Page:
Strike Yet Another Vestigial Organ

Posted by jlwile on September 15, 2014

This drawing illustrates the skeleton of a baleen whale.  The small pelvis is circled.  (click for credit)

This drawing illustrates the skeleton of a baleen whale. The small pelvis is circled. (click for credit)

Evolutionists love to talk about vestigial organs. Consider, for example, the human appendix. This wormlike tube connected to a person’s cecum looks something like the cecum that you find in some herbivores. Since there is some similarity between the two organs, and since a person can live an apparently normal life without his or her appendix, evolutionists long thought it was a vestigial organ – a remnant of our evolutionary history. Most evolutionary sources said it was useless in people, but we now know that isn’t true (see here and here). Others claimed it wasn’t necessarily useless, but it was still vestigial. They said the appendix is definitely the remnant of a herbivore’s cecum, but as it shrank, it developed a new purpose. We now know that’s not true, either.

Of course, there are many other organs that evolutionists claimed were vestigial but we now know aren’t (see here, here, here, here, and here). It seems we can add another to that list: the pelvis in a whale. Like the appendix, most evolutionary sources say that the whale pelvis is useless. For example, the book Life on earth says:1

During whale evolution, losing the hind legs provided an advantage, better streamlining the body for movement through water. The result is the modern whale with small, useless pelvic bones.

We now know that this is simply not true.

WAIT! There is more to read… read on »

Not a CDC Coverup…A Case of Using the Wrong Analytical Method

Posted by jlwile on September 2, 2014

Sometimes, you can get the job done even when you use the wrong tool.  However, sometimes the wrong tool produces the wrong results.

Sometimes, you can get the job done even when you use the wrong tool. However, sometimes the wrong tool produces the wrong results.

The “news story” headline is astounding: “Fraud at the CDC uncovered, 340% risk of autism hidden from public.” The article says that data in a 2004 CDC study on the relationship between the Measles, Mumps, and Rubella (MMR) vaccine and autism were purposefully hidden so it could deny a relationship between the two. Those hidden data supposedly show that some who got the MMR vaccine were significantly more likely to become autistic than those who didn’t. According to the article, this shows that the original study is “fraudulent,” and there is now a petition to get the study retracted. It also calls into question the other studies that the CDC often cites to show that there is no relationship between vaccination and autism. And this article has to be reliable. After all, it is on CNN’s website, right?

Well, not exactly. If you go to the article, you will see “NOT VERIFIED BY CNN” at the top, and you will find a CNN producer note that this website is the network’s “user-generated news community.” So the article wasn’t written by someone at CNN. It was written by a blogger. Does that mean it’s not reliable? Of course not. I read several blogs regularly, and I find most of the articles written on them to be very reliable. In fact, I would say that some blogs are more reliable than some standard media outlets! The question, of course, is whether or not this particular blog article is reliable. When you look into the details, you find that it’s not.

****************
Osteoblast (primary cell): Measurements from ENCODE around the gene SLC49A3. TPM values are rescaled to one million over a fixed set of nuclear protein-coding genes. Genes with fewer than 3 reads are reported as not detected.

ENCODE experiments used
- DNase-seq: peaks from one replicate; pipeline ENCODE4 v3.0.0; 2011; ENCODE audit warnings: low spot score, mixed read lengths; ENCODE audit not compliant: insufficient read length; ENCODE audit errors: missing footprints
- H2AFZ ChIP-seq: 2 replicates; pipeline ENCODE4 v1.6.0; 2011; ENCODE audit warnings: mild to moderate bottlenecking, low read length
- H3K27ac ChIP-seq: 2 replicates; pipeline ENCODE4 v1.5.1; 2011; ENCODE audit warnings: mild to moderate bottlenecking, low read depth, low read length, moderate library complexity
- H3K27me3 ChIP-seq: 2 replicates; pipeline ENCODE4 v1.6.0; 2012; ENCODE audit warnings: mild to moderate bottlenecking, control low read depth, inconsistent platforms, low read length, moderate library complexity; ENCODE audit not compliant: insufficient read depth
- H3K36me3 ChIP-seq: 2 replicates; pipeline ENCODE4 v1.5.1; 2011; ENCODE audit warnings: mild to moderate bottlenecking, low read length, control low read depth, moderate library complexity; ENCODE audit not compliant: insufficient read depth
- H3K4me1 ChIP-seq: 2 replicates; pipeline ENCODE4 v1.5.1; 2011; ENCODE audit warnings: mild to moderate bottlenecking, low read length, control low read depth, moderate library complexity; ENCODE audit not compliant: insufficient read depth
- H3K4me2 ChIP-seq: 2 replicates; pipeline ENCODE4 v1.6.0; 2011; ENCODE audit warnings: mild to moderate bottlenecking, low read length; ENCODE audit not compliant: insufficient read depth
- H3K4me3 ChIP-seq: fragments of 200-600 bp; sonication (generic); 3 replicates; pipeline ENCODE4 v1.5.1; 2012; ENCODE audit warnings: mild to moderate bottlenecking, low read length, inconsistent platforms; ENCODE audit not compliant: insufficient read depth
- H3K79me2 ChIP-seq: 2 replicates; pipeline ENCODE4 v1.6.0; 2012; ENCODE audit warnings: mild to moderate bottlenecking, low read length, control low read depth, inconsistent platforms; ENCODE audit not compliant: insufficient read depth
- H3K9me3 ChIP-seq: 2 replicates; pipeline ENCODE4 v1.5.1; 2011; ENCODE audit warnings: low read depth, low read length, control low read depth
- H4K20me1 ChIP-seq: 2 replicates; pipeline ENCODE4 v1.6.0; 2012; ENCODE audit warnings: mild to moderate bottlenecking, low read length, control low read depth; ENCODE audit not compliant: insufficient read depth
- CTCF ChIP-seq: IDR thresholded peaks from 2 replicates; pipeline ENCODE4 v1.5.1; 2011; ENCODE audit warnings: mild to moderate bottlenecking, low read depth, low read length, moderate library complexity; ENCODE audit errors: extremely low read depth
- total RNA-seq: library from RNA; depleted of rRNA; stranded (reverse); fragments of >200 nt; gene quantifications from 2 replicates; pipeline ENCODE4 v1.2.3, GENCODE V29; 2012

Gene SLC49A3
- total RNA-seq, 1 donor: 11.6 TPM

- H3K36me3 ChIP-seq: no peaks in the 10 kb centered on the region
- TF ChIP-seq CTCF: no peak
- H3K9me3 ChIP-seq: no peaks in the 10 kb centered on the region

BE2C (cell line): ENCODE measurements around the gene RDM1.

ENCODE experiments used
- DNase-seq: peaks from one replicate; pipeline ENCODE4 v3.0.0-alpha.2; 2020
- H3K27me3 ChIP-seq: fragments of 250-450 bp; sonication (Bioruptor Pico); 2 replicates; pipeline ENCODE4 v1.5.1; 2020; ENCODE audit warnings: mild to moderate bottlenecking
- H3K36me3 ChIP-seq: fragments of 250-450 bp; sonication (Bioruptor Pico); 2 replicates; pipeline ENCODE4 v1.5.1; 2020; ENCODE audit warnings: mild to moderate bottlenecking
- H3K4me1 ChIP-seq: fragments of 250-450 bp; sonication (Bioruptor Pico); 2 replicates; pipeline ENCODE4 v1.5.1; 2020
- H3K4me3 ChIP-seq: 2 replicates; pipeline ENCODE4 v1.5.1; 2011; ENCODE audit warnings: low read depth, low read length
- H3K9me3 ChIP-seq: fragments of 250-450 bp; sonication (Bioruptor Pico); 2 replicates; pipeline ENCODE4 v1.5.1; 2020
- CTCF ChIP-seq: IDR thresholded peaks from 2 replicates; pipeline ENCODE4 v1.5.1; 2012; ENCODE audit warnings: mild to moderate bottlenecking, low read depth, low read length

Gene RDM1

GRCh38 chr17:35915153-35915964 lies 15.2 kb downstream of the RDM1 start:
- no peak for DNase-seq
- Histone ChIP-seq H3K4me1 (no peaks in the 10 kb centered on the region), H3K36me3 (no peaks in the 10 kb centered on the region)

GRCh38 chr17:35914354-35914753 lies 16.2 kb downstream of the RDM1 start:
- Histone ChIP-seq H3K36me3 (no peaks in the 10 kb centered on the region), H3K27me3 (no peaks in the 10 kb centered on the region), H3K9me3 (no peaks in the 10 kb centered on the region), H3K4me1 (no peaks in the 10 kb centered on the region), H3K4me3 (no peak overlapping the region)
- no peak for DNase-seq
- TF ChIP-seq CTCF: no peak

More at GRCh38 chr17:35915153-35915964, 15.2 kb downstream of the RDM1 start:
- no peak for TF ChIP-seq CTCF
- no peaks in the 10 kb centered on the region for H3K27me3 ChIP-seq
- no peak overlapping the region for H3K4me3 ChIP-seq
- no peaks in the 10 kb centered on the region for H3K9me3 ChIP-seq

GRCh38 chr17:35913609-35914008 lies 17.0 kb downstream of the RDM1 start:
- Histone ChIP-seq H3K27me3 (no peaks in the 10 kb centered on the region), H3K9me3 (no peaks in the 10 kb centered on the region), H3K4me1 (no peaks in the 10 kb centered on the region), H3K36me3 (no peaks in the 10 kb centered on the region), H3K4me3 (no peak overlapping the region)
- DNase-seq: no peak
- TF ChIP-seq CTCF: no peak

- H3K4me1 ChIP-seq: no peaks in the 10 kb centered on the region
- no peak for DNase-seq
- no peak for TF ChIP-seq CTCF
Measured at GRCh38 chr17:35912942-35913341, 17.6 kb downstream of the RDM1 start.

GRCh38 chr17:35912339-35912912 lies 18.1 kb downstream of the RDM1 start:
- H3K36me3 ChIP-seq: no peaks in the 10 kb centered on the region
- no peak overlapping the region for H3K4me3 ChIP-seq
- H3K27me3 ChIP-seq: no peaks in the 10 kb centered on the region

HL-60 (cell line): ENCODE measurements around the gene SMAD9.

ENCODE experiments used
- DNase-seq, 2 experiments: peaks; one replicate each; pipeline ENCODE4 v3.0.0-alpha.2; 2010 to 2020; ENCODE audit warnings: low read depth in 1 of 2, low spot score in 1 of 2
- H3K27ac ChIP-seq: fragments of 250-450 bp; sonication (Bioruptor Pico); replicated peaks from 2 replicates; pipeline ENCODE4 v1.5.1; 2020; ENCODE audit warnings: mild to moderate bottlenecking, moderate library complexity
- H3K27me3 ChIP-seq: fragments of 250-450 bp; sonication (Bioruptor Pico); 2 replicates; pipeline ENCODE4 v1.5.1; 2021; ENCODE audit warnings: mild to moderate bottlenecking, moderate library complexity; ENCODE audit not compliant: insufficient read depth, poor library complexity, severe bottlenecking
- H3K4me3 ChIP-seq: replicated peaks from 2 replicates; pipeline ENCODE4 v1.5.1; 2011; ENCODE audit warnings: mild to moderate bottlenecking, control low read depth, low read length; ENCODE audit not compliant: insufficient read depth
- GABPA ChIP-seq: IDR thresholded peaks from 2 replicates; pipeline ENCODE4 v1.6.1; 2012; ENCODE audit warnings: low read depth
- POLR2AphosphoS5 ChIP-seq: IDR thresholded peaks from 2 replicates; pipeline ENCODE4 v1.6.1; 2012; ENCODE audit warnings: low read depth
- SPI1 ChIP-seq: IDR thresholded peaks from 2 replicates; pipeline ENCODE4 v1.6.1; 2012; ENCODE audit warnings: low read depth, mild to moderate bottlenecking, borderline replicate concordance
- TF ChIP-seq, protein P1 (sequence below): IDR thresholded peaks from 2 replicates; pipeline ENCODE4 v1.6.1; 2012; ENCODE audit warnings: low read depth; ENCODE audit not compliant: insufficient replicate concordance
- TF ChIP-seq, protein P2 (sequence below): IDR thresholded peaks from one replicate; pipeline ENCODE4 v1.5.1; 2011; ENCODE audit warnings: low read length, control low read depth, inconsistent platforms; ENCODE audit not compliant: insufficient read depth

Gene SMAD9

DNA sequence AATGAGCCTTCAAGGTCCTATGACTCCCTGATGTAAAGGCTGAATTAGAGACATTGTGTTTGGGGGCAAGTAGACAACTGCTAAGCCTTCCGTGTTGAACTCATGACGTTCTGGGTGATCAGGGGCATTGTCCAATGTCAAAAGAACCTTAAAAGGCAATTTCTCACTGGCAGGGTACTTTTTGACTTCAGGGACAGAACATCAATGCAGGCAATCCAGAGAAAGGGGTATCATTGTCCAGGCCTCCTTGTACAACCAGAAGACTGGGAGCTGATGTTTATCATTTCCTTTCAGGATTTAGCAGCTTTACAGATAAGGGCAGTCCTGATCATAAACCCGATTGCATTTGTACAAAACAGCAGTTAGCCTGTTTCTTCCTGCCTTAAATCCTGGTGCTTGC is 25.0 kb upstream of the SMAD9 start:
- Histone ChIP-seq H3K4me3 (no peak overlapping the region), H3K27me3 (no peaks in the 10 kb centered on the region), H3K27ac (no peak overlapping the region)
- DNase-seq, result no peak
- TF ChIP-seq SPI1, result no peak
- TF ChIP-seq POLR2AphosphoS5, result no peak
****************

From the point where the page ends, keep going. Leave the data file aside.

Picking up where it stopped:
The article’s big claim is that by including data which were supposedly covered up by the CDC, you can find that African American boys have a 340% increased risk of autism if they got the MMR vaccine. This conclusion, however, was “hidden due to pressure from senior officials.” Of course, to make such a claim, someone must have done some sort of study. The article itself tells you nothing about that study, but the CNN Producer Note at the top indicates that it was a study done by Dr. Brian Hooker (a bioengineer) and was published in a journal called Translational Neurodegeneration. An update to that note indicates that the journal has pulled the study, and the journal says this is “because of serious concerns about the validity of its conclusions.”

That doesn’t sound very good, but then again, maybe the journal has been pressured by the CDC to participate in their elaborate coverup. Fortunately, I was able to read the study before it was pulled, and I have to agree with the journal’s decision. The study’s conclusions are obviously wrong, because it used the wrong kind of tool to evaluate the data.

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Another Study Shows College Does Not Erode Faith – For Most Christians

Posted by jlwile on August 21, 2014

College students pray at an InterVarsity Christian Fellowship meeting.  (click for credit)

College students pray at an InterVarsity Christian Fellowship meeting. (click for credit)

About a year ago I discussed a study that indicated a college education makes a person more likely to retain his or her faith. Recently, a new study on essentially the same topic was published in the same academic journal. It looked at data in a different (and very interesting) way, but its conclusions generally support those of the previous study.

The author, Dr. Philip Schwadel, used a well-known data set called the General Social Survey (GSS) for the years 1973 to 2010. He then looked at the years in which the respondents were born. He found that he had plenty of data for people born after 1900 and before 1980, so he focused on them. This gave him 38,251 people to analyze, which is an excellent sample size. In the GSS, the people are asked what their religious preference is: Protestant, Catholic, Jewish, some other religion, or no religion. They are also asked about their education and what kinds of degrees they have. Dr. Schwadel wanted to determine whether or not a college degree had any effect on a person answering “no religion.”